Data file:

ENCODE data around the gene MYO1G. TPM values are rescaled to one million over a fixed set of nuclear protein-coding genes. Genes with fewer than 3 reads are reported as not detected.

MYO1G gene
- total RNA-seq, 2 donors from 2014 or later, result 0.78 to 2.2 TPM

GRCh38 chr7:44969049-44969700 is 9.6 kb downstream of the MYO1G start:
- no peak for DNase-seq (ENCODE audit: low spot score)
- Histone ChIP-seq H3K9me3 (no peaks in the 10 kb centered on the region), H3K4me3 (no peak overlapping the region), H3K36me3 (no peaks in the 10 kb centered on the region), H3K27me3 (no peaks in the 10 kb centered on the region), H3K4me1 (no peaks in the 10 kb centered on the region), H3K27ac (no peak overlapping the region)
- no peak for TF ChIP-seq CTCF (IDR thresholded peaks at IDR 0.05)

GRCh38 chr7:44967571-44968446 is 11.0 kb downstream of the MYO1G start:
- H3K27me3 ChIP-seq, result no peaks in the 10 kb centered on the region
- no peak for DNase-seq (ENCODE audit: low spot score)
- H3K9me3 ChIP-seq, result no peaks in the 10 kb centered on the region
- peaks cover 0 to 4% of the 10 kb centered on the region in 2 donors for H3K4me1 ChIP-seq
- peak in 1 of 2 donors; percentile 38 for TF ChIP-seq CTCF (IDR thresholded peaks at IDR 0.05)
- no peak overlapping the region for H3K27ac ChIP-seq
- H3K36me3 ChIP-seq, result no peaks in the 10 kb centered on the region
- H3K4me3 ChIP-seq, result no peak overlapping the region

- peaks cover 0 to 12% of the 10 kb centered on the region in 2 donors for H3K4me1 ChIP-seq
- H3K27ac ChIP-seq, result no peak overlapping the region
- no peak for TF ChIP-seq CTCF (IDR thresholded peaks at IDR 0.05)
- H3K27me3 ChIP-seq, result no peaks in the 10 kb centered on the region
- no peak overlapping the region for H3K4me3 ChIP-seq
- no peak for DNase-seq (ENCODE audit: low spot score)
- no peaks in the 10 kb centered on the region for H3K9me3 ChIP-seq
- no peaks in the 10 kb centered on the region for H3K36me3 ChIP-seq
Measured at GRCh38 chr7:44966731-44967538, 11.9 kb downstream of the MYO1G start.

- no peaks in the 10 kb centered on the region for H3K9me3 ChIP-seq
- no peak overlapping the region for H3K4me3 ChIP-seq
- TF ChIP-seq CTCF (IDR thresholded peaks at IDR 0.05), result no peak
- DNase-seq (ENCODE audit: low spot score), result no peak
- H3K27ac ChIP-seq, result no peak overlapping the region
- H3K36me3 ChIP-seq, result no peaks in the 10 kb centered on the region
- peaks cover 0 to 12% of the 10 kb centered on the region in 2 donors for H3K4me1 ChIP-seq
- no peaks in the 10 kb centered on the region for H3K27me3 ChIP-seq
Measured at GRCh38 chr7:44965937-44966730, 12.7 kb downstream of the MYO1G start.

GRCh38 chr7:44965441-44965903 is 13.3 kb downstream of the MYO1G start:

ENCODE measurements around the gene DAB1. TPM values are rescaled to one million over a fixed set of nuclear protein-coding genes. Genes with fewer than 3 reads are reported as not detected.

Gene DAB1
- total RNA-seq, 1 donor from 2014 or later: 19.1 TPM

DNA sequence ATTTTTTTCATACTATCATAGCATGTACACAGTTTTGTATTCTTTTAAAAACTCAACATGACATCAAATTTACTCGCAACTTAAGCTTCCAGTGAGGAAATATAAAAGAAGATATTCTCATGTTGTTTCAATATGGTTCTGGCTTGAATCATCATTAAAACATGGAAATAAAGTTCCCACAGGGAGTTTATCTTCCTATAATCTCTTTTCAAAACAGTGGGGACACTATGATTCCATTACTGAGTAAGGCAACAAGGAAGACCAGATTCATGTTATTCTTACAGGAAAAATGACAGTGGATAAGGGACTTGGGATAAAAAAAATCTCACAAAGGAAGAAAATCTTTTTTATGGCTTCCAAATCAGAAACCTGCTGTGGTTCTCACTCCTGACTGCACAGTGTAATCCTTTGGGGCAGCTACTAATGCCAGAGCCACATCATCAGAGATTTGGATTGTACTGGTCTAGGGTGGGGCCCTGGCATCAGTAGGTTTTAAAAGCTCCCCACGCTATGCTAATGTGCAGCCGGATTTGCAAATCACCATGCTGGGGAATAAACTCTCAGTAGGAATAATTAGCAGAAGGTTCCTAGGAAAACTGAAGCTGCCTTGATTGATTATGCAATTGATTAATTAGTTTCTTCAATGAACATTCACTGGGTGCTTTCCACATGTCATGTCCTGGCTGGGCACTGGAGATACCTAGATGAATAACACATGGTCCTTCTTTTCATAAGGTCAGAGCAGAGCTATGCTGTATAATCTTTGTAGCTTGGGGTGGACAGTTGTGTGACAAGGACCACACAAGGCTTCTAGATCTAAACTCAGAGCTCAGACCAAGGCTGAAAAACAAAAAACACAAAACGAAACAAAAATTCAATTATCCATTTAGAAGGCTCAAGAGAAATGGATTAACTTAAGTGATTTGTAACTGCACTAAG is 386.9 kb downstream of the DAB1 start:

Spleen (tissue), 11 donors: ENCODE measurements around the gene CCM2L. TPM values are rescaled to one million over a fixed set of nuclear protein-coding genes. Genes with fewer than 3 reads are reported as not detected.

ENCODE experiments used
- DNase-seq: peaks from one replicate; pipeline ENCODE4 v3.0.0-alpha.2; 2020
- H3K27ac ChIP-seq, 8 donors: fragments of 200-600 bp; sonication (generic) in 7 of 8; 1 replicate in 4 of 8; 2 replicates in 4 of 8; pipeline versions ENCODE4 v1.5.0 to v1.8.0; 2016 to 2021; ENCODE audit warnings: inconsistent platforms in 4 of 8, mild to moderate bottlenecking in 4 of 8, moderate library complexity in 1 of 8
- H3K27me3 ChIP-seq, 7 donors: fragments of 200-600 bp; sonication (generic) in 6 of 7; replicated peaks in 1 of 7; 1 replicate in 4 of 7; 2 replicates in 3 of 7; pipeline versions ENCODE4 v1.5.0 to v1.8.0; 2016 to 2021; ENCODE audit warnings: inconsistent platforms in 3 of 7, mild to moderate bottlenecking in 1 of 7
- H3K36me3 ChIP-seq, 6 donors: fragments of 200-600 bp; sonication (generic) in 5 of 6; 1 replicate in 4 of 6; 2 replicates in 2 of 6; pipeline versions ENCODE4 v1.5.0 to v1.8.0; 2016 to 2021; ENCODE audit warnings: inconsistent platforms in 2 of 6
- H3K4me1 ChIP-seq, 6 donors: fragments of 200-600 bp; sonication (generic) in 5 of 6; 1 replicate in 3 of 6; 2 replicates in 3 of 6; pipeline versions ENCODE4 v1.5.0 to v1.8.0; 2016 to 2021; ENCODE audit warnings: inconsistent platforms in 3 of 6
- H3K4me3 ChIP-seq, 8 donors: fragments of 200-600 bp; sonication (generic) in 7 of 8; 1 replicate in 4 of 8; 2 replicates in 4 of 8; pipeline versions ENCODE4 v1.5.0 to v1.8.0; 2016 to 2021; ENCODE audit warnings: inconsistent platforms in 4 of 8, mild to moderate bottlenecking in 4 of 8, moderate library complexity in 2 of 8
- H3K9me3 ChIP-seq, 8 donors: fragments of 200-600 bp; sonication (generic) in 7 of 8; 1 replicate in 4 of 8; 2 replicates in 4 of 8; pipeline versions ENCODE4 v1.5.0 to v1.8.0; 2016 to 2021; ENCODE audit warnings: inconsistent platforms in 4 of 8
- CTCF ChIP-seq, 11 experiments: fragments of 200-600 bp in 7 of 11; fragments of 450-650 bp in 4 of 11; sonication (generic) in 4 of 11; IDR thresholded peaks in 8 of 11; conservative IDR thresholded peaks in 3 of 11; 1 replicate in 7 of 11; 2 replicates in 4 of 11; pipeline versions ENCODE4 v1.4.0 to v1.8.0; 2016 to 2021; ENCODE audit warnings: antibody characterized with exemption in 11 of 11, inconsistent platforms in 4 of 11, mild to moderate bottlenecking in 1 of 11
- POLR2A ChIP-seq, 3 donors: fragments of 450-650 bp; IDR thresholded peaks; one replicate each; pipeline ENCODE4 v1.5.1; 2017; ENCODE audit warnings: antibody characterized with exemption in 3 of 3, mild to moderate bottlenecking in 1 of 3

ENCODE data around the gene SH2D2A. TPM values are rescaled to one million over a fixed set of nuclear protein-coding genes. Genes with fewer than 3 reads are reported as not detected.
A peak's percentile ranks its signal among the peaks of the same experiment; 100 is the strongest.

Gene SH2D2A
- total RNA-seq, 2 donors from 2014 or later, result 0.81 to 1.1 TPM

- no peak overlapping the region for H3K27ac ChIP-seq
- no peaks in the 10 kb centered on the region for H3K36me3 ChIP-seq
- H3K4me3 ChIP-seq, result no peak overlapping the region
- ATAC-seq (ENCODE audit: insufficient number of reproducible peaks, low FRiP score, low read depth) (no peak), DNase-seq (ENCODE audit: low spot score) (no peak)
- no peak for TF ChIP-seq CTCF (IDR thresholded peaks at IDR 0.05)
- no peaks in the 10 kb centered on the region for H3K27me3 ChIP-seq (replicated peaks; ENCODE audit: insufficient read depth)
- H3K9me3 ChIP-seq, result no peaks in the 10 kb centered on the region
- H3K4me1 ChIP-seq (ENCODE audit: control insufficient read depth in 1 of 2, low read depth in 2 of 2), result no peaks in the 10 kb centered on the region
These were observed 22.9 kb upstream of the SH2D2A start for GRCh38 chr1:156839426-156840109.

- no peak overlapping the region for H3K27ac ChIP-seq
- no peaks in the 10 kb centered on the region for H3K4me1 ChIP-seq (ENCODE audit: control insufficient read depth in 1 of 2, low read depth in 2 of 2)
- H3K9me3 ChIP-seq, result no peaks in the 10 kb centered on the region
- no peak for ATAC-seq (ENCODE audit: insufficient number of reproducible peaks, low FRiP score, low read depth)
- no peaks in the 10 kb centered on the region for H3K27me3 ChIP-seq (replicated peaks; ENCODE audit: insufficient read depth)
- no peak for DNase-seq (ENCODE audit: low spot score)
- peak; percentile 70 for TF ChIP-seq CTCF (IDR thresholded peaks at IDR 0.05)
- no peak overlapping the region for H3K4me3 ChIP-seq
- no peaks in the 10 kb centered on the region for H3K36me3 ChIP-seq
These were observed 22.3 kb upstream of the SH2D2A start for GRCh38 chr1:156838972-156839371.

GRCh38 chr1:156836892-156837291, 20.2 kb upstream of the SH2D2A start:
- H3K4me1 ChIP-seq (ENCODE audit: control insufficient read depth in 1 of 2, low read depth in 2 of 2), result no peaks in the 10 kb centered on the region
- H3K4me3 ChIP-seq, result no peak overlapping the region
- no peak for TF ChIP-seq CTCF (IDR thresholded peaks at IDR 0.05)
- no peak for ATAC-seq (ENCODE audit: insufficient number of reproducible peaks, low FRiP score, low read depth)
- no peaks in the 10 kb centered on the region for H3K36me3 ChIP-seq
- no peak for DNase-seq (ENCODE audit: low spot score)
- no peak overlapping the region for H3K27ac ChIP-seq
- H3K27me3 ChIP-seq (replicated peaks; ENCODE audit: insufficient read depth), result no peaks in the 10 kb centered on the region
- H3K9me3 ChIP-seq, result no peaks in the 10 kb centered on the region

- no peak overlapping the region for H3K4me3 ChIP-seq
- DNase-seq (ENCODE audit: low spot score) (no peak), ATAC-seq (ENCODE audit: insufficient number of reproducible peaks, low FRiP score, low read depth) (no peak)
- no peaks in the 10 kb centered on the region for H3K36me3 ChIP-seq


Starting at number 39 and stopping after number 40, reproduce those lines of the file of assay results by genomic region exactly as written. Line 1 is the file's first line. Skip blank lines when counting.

DNA sequence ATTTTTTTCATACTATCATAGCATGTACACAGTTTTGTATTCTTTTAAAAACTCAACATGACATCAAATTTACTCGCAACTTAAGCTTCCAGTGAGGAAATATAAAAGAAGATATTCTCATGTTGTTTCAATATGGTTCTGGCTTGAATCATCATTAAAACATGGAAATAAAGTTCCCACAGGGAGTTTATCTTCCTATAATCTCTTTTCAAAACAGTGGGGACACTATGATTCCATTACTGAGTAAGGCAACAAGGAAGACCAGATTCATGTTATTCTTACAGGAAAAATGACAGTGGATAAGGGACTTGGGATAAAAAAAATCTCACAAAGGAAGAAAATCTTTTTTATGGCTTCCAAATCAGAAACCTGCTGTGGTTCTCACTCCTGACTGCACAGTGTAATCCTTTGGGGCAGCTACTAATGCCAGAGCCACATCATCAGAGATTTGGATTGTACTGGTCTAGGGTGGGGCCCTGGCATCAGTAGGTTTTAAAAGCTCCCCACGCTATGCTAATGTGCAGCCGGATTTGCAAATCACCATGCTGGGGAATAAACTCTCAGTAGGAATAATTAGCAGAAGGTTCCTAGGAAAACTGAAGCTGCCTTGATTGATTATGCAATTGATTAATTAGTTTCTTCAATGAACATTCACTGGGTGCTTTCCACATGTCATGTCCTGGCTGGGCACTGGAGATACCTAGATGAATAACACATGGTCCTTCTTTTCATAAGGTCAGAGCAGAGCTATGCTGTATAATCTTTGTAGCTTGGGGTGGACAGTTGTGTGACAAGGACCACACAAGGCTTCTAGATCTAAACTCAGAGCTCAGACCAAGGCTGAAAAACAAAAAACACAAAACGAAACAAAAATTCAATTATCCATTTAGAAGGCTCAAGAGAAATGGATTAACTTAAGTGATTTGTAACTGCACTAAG is 386.9 kb downstream of the DAB1 start:

Spleen (tissue), 11 donors: ENCODE measurements around the gene CCM2L. TPM values are rescaled to one million over a fixed set of nuclear protein-coding genes. Genes with fewer than 3 reads are reported as not detected.